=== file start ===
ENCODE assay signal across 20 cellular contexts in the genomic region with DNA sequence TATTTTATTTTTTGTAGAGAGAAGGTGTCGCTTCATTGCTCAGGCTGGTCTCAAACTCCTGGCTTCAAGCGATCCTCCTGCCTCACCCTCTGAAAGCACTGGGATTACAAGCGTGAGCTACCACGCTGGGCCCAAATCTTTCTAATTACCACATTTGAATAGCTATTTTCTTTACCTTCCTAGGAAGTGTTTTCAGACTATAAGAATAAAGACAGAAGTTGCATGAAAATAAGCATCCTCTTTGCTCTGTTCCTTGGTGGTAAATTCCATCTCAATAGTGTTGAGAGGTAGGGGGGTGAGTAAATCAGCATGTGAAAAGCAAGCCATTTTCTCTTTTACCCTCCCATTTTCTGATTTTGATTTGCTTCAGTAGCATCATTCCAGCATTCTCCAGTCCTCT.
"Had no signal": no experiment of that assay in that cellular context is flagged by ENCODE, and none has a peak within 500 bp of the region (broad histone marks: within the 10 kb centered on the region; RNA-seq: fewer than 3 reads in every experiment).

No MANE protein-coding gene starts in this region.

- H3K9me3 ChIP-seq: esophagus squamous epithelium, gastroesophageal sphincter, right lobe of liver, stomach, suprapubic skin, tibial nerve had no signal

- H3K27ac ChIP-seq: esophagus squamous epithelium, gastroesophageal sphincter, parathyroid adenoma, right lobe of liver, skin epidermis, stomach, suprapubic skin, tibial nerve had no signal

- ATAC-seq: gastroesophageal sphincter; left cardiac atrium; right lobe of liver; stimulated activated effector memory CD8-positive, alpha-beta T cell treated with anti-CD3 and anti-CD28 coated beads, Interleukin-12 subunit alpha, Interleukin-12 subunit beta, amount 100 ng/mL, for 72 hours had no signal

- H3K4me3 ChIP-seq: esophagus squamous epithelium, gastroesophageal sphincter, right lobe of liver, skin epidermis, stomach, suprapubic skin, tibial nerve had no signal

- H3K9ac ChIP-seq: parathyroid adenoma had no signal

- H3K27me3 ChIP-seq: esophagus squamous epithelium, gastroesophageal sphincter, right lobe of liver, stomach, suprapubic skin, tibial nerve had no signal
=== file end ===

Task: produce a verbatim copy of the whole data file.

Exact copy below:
ENCODE assay signal across 20 cellular contexts in the genomic region with DNA sequence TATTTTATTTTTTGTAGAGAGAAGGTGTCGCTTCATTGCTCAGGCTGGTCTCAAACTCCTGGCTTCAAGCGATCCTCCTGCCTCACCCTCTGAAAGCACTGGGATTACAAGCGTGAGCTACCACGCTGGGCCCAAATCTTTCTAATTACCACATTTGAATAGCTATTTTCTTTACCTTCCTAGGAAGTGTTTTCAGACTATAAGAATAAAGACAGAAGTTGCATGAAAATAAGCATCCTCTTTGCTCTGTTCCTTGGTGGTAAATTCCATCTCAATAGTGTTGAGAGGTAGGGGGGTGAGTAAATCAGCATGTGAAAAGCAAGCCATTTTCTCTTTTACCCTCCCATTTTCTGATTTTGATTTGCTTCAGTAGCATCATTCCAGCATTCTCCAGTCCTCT.
"Had no signal": no experiment of that assay in that cellular context is flagged by ENCODE, and none has a peak within 500 bp of the region (broad histone marks: within the 10 kb centered on the region; RNA-seq: fewer than 3 reads in every experiment).

No MANE protein-coding gene starts in this region.

- H3K9me3 ChIP-seq: esophagus squamous epithelium, gastroesophageal sphincter, right lobe of liver, stomach, suprapubic skin, tibial nerve had no signal

- H3K27ac ChIP-seq: esophagus squamous epithelium, gastroesophageal sphincter, parathyroid adenoma, right lobe of liver, skin epidermis, stomach, suprapubic skin, tibial nerve had no signal

- ATAC-seq: gastroesophageal sphincter; left cardiac atrium; right lobe of liver; stimulated activated effector memory CD8-positive, alpha-beta T cell treated with anti-CD3 and anti-CD28 coated beads, Interleukin-12 subunit alpha, Interleukin-12 subunit beta, amount 100 ng/mL, for 72 hours had no signal

- H3K4me3 ChIP-seq: esophagus squamous epithelium, gastroesophageal sphincter, right lobe of liver, skin epidermis, stomach, suprapubic skin, tibial nerve had no signal

- H3K9ac ChIP-seq: parathyroid adenoma had no signal

- H3K27me3 ChIP-seq: esophagus squamous epithelium, gastroesophageal sphincter, right lobe of liver, stomach, suprapubic skin, tibial nerve had no signal